It’s all anyone can talk about. In classrooms, boardrooms, on the nightly news, and around the dinner table, artificial intelligence (AI) is dominating conversations. With the passion everyone is debating, celebrating, and villainizing AI, you’d think it was a completely new technology; however, AI has been around in various forms for decades. Only now is it accessible to everyday people like you and me. 
The most famous of these mainstream AI tools are ChatGPT, Voice.ai, DALL-E, and Bard, among others. The specific technology that links these tools is called generative artificial intelligence. Sometimes shortened to gen AI, you’re likely to have heard this term in the same sentence as deepfake, AI art, and ChatGPT. But how does the technology work? 
Here’s the simple explanation of how generative AI powers many of today’s famous (or infamous) AI tools. 
What Is Generative AI? 
Generative AI is the specific type of artificial intelligence that powers many of the AI tools available today in the pockets of the public. The “G” in ChatGPT stands for generative. Today’s Gen AI’s evolved from the use of chatbots in the 1960s. 1 Now, as AI and related technologies like deep learning and machine learning have evolved, generative AI can answer prompts and create text, art, videos, and even simulate convincing human voices.  
How Does Generative AI Work? 
Think of generative AI as a sponge that desperately wants to delight the users who ask it questions. 
First, a gen AI model begins with a massive information deposit. Gen AI can soak up huge amounts of data. For instance, ChatGPT is trained on 300 billion words and hundreds of megabytes’ worth of facts through the year 2021.2 The AI will remember every piece of information that is fed into it. Additionally, it will use those nuggets of knowledge to inform any answer it spits out.  
From there, a generative adversarial network (GAN) algorithm constantly competes with itself within the gen AI model. This means that the AI will try to outdo itself to produce an answer it believes is the most accurate. The more information and queries it answers, the “smarter” the AI becomes.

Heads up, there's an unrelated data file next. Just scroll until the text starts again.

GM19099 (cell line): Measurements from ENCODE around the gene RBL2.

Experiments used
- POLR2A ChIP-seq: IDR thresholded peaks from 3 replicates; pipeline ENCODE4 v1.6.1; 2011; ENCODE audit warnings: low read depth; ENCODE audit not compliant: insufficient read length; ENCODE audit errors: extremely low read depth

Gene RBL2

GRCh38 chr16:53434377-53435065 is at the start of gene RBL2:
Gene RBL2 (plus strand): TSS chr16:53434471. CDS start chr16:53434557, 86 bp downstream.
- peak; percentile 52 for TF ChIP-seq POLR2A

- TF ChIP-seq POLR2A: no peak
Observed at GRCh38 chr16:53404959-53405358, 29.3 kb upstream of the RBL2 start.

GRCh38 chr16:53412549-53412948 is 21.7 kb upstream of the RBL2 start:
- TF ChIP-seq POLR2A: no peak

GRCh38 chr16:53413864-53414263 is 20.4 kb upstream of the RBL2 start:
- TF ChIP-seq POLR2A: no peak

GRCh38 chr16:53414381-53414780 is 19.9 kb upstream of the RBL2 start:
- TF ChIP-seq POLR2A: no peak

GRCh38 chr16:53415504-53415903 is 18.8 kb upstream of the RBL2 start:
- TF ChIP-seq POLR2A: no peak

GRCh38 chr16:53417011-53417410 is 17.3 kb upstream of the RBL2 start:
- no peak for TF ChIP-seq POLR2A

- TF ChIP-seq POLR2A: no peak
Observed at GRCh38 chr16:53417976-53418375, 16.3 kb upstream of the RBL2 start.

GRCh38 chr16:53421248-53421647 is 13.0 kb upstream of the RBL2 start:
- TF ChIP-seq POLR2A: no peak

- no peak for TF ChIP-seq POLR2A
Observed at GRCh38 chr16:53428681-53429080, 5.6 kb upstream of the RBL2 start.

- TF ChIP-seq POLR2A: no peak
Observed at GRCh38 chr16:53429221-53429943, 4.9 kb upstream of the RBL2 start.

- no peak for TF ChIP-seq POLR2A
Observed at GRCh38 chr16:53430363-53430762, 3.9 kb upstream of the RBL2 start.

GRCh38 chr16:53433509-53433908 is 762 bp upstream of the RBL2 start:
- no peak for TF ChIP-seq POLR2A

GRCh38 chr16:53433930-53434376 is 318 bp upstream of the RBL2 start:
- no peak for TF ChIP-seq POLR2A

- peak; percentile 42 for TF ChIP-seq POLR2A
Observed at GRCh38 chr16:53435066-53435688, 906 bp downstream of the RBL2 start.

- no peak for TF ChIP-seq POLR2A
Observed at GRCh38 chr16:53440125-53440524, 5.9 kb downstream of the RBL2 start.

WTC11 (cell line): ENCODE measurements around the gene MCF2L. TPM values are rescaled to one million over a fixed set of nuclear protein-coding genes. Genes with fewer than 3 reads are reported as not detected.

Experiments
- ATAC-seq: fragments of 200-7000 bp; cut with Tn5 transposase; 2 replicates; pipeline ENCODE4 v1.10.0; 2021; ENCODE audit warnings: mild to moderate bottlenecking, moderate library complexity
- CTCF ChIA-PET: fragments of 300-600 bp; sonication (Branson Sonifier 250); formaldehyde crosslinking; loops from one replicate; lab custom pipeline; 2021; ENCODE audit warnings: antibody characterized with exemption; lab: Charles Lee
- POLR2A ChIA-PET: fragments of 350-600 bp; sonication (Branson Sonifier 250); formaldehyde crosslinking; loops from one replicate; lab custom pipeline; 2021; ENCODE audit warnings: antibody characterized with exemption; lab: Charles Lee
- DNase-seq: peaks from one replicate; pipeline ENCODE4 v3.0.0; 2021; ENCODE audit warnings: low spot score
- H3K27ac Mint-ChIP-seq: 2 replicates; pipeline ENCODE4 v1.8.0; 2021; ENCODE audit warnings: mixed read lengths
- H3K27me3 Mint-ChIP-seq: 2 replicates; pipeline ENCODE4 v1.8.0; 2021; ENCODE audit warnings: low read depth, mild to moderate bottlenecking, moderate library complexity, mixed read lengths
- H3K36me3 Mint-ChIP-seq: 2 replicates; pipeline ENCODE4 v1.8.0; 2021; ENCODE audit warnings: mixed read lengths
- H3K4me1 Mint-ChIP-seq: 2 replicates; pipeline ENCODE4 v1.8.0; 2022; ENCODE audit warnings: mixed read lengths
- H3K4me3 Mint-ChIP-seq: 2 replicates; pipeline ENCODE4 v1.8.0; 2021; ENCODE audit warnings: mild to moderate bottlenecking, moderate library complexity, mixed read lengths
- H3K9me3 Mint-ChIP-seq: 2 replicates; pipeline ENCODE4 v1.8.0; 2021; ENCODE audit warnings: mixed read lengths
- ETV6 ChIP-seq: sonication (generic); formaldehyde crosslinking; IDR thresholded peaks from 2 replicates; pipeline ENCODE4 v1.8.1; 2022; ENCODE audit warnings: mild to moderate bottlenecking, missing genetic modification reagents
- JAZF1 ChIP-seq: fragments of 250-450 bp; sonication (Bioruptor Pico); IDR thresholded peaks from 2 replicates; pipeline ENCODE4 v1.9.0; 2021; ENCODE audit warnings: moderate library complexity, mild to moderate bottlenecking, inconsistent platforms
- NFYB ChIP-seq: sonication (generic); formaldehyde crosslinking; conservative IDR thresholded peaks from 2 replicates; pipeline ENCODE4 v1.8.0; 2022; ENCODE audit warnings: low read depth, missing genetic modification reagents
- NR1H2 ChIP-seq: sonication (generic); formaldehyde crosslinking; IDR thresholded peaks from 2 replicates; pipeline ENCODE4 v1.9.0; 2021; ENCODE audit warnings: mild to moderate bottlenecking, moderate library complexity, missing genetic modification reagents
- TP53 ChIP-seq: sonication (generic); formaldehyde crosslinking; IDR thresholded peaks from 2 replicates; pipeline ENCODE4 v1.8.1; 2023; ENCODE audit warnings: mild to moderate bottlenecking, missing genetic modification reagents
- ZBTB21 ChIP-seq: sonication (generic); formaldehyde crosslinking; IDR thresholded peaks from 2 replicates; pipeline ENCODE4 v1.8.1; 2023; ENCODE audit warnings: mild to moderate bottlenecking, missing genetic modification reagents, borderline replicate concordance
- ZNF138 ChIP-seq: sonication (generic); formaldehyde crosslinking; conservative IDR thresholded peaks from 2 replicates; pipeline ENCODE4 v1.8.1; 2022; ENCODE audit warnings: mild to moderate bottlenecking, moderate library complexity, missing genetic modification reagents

Google’s content generation tool, Bard is a great way to illustrate generative AI in action. Bard is based on gen AI and large language models. It’s trained in all types of literature and when asked to write a short story, it does so by finding language patterns and composing by choosing words that most often follow the one preceding it. In a 60 Minutes segment, Bard composed an eloquent short story that nearly brought the presenter to tears, but its composition was an exercise in patterns, not a display of understanding human emotions.3 So, while the technology is certainly smart, it’s not exactly creative. 
How to Use Generative AI Responsibly 
The major debates surrounding generative AI usually deal with how to use gen AI-powered tools for good. For instance, ChatGPT can be an excellent outlining partner if you’re writing an essay or completing a task at work; however, it’s irresponsible and is considered cheating if a student or an employee submits ChatGPT-written content word for word as their own work. If you do decide to use ChatGPT, it’s best to be transparent that it helped you with your assignment. Cite it as a source and make sure to double check your work!  
One lawyer got in serious trouble when he trusted ChatGPT to write an entire brief and then didn’t take the time to edit its output. It turns out that much of the content was incorrect and cited sources that didn’t exist.4 This is a phenomenon known as an AI hallucination, meaning the program fabricated a response instead of admitting that it didn’t know the answer to the prompt.  
Deepfake and voice simulation technology supported by generative AI are other applications that people must use responsibly and with transparency. Deepfake and AI voices are gaining popularity in viral videos and on social media. Posters use the technology in funny skits poking fun at celebrities, politicians, and other public figures. Though, to avoid confusing the public and possibly spurring fake news reports, these comedians have a responsibility to add a disclaimer that the real person was not involved in the skit. Fake news reports can spread with the speed and ferocity of wildfire.   
The widespread use of generative AI doesn’t necessarily mean the internet is a less authentic or a riskier place. It just means that people must use sound judgement and hone their radar for identifying malicious AI-generated content. Generative AI is an incredible technology. When used responsibly, it can add great color, humor, or a different perspective to written, visual, and audio content. 
1. TechTarget, “What is generative AI? Everything you need to know” 
2. BBC Science Focus, “ChatGPT: Everything you need to know about OpenAI’s GPT-4 tool”  
3. 60 Minutes, “Artificial Intelligence Revolution” 
4. The New York Times, “Here’s What Happens When Your Lawyer Uses ChatGPT” 
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